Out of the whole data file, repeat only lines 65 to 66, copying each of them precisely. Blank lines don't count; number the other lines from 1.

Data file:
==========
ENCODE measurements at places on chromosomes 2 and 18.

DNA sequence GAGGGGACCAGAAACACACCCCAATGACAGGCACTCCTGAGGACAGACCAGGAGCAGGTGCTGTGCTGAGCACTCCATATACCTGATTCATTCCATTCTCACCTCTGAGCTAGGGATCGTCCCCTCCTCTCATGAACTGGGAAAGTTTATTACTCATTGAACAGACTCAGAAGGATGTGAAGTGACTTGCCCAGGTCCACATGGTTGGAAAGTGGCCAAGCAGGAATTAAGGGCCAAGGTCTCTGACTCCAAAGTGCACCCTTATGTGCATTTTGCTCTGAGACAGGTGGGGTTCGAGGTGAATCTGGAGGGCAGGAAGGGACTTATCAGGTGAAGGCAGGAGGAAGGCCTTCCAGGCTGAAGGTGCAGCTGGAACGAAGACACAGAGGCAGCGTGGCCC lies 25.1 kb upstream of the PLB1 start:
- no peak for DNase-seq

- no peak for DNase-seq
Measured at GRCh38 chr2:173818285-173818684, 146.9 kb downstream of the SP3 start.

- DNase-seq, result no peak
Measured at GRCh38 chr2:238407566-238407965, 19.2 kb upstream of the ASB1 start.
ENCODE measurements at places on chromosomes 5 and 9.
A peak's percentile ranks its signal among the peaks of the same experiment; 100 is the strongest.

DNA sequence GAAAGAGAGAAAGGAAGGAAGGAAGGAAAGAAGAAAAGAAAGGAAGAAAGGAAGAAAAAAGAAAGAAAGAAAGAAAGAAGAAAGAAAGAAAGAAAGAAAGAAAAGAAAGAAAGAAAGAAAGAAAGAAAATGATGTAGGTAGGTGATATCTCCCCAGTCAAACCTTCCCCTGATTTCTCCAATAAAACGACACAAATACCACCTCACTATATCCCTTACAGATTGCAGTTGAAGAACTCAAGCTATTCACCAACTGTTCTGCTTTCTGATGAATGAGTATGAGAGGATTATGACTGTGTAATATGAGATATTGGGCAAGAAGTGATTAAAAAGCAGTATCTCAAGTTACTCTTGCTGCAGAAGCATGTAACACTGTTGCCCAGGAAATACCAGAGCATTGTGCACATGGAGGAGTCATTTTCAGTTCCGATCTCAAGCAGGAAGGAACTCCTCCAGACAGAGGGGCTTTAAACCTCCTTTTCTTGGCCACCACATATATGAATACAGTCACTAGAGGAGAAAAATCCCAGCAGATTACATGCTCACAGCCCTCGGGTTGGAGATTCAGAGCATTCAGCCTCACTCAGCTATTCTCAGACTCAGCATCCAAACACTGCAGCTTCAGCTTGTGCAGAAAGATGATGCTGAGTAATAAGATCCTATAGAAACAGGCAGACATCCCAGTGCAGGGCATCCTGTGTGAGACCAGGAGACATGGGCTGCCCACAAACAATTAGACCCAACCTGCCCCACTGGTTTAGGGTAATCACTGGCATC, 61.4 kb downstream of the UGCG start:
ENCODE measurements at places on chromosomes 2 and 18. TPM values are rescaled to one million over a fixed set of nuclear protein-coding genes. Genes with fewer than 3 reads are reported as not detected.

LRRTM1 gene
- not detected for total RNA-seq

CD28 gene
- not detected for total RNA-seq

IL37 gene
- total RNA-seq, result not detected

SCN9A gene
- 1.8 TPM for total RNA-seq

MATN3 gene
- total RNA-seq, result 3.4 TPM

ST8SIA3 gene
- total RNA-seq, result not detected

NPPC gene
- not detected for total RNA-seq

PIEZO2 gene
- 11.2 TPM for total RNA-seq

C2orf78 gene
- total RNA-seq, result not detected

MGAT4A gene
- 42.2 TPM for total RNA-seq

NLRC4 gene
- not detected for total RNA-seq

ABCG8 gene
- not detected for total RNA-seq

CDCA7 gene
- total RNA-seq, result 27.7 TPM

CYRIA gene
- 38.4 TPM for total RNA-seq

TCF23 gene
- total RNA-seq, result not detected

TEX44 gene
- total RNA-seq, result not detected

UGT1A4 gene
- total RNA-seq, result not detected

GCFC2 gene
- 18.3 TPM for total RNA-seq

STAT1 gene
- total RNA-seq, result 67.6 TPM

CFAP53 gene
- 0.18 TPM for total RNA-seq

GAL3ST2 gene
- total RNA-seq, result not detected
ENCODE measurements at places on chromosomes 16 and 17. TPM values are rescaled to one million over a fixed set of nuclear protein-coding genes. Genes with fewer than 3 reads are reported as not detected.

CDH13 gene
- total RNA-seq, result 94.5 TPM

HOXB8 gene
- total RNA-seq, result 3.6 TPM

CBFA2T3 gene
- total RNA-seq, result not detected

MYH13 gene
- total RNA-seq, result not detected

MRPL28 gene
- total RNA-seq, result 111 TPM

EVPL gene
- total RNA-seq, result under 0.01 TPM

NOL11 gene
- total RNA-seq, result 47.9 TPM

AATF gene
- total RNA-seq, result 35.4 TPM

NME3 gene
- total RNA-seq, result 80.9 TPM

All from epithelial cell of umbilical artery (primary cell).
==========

EVPL gene
- total RNA-seq, result under 0.01 TPM